One of the mysteries of the English language finally explained.
1A large board in a public place, used to display advertisements; a billboard.
- ‘A famous London store has used advertising hoardings depicting chocolate with dispensers that released a chocolate smell.’
- ‘These messages would also be displayed on hoardings in Delhi and Mumbai.’
- ‘Windscreen washers and roadside advertising hoardings mounted on trailers are to be outlawed from Tauranga's streets.’
- ‘In the 1992 General Election, the tobacco industry donated all its advertising hoardings to the Conservative Party, for campaign messages.’
- ‘If Vajpayee is re-elected Prime Minister, the cloth will go and hoardings will display his beaming visage.’
- ‘They have removed the various advertising hoardings and paid attention to the stonework.’
- ‘Personally I'd be happy to see hoardings removed altogether from public spaces.’
- ‘Dewar said that the argument should be conducted on the facts, not irresponsible scare-mongering on advertising hoardings.’
- ‘Apart from the winner getting the free watch, the winning slogan will also be displayed on the hoarding.’
- ‘And the other has gone on the rampage against hoardings displaying too much flesh.’
- ‘And advertising hoardings across the city show fat inside a cigarette with the warning: Don't clog it.’
- ‘The plans were lodged by Braintree Methodist Church on the open land, which is enclosed by fencing and advertisement hoardings.’
- ‘Turn right and follow the rim of the delightful Clashach Cove, whose story is displayed on an artistic hoarding.’
- ‘There are those advertisement hoardings all across the boundary line and it still is that lush green outfield.’
- ‘There is a rule that not just company nameplates but also all public hoardings should have their messages in Kannada, too.’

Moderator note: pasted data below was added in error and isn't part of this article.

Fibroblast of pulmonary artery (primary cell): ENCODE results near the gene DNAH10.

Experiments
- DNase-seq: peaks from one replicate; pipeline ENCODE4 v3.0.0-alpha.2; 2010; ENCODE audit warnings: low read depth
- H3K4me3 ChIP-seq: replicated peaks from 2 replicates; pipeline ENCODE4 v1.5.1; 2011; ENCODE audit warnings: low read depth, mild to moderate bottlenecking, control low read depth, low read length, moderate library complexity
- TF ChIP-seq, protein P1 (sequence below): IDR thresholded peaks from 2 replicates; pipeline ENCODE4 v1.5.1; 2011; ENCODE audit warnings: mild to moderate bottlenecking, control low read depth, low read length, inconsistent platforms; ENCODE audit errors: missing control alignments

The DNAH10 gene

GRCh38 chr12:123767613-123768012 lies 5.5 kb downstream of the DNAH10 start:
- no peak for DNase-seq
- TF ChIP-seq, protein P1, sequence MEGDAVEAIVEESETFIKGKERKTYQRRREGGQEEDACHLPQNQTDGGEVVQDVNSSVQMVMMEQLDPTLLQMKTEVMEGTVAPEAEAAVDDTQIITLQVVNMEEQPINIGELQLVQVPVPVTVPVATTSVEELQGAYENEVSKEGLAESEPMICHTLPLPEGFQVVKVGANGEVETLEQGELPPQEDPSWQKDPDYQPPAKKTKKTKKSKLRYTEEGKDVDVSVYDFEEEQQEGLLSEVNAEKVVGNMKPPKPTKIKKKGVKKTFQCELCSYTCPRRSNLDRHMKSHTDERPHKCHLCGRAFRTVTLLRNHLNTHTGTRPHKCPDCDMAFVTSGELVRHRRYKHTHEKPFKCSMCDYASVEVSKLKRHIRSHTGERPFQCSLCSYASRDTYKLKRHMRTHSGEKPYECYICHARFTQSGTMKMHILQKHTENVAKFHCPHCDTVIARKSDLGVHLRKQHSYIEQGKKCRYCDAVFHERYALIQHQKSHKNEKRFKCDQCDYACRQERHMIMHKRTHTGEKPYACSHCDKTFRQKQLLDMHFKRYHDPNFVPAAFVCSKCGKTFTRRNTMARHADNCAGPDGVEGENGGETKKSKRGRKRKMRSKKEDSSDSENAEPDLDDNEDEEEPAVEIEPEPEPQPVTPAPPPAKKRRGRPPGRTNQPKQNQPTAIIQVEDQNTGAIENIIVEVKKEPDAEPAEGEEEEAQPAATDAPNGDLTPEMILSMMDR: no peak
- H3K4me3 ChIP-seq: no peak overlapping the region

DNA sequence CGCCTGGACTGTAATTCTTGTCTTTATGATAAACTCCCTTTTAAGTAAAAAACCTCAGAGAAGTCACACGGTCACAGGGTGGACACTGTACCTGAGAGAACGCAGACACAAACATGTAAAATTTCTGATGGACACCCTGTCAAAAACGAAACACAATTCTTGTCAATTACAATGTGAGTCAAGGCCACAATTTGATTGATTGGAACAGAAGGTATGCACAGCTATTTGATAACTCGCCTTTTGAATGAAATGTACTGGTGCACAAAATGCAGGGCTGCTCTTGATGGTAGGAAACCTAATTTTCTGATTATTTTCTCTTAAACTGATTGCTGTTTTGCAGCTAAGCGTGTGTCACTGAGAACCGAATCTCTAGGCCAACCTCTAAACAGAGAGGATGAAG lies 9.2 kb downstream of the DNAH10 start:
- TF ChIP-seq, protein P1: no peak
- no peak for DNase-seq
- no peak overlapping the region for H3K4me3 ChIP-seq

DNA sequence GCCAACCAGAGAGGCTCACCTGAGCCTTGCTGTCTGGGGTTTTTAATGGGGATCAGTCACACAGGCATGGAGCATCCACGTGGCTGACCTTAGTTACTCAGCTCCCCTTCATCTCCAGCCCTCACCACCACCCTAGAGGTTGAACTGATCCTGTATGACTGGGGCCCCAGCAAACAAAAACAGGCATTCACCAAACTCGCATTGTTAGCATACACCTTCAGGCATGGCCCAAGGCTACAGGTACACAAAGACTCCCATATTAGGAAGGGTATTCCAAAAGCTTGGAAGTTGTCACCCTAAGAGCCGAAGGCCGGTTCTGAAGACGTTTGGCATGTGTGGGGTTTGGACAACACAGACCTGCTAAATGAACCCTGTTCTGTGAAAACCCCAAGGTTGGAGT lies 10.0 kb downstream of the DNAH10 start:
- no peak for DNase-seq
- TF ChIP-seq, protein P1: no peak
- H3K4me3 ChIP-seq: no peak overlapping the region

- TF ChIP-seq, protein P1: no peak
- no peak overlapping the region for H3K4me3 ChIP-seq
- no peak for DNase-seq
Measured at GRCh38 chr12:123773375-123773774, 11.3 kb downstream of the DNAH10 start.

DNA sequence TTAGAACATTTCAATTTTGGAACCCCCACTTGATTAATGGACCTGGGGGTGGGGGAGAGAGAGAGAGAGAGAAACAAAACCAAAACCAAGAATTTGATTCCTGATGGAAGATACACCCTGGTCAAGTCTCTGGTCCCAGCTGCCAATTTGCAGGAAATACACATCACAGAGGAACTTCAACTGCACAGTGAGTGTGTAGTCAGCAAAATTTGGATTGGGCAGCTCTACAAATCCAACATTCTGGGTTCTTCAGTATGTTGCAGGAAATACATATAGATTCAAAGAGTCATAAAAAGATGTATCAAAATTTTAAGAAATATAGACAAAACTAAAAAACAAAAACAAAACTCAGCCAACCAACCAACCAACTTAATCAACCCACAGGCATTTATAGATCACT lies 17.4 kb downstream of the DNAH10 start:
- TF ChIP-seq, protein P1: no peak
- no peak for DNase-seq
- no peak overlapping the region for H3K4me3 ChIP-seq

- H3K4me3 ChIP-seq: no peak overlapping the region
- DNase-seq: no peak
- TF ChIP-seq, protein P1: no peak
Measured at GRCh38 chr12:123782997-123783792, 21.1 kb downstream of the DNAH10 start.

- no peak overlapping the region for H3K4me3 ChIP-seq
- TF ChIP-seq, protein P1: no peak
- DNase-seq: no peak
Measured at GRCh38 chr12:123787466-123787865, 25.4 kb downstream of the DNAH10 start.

- ‘Trees had been uprooted, telegraph poles broken, roofs torn off, advertising hoardings smashed and lorries turned over.’
- ‘The hoardings display the London 2012 Candidate City logo with the words ‘Hounslow: Back the Bid’ underneath.’
- ‘The BBC documentary stated, almost with glee, that tobacco, advertising and advertising hoardings are banned in the Himalayan kingdom.’
- ‘They sign contracts with long rows of zeroes after the figure; they see their picture above the streets on advertising hoardings 50m high.’
- ‘With three million advertising hoardings across the country bearing his image, the 33-year-old comic is a hard man to miss.’
- 1.1 A temporary board fence erected around a building site.
- ‘I recall the reason that they started to put viewing grilles into those huge blue hoardings used to seal off building sites.’
- ‘Builders erected hoardings at Epsom's clock tower on Monday as renovation work began to restore the monument to its former glory.’
- ‘A builder's hoarding had to be placed round the entire building while replacements were made.’
- ‘High Street doesn't have the volume of pedestrians but it does have nine problem points posed by poles and, at present, building hoardings.’
- ‘The hoardings erected to secure the site obscure the amount of work that has actually taken place.’
- ‘The land here is flat; not a hill offers any distraction from all these dirty concrete flat-roofed buildings with their hoardings.’
- ‘A 2.5 metre hoarding was erected around the building site, nearly 50 cm higher than recommended.’
- ‘Bromley is currently enlisting artists to submit 8ft x 12 ft artworks on a 170 ft length on the building-site style hoardings.’
- ‘‘Bholu’ will now be associated with all Railway related activities, including hoardings and advertisements.’
- ‘And, he says, we must learn from them in erecting hoardings.’
- ‘The contractors are expected to begin putting up hoardings and fences around the site on Monday.’
- ‘The event is to finalise plans to screen off the old Larch Street site with colourful hoardings while it is being developed.’
- ‘Garda sources say hoardings and barriers similar to those used at concert venues would be put up to assist in security.’
- ‘By definition, building site hoardings are rarely things of beauty.’
- ‘There's an unusual poster gracing the hoardings and boarded-up buildings of Toronto the past few weeks.’
- ‘But wouldn't you know - a hoarding has been erected inches away from it, so it's impossible to get anywhere near.’
Early 19th century: from obsolete hoard in the same sense (probably based on Old French hourd; related to hurdle)+ -ing.
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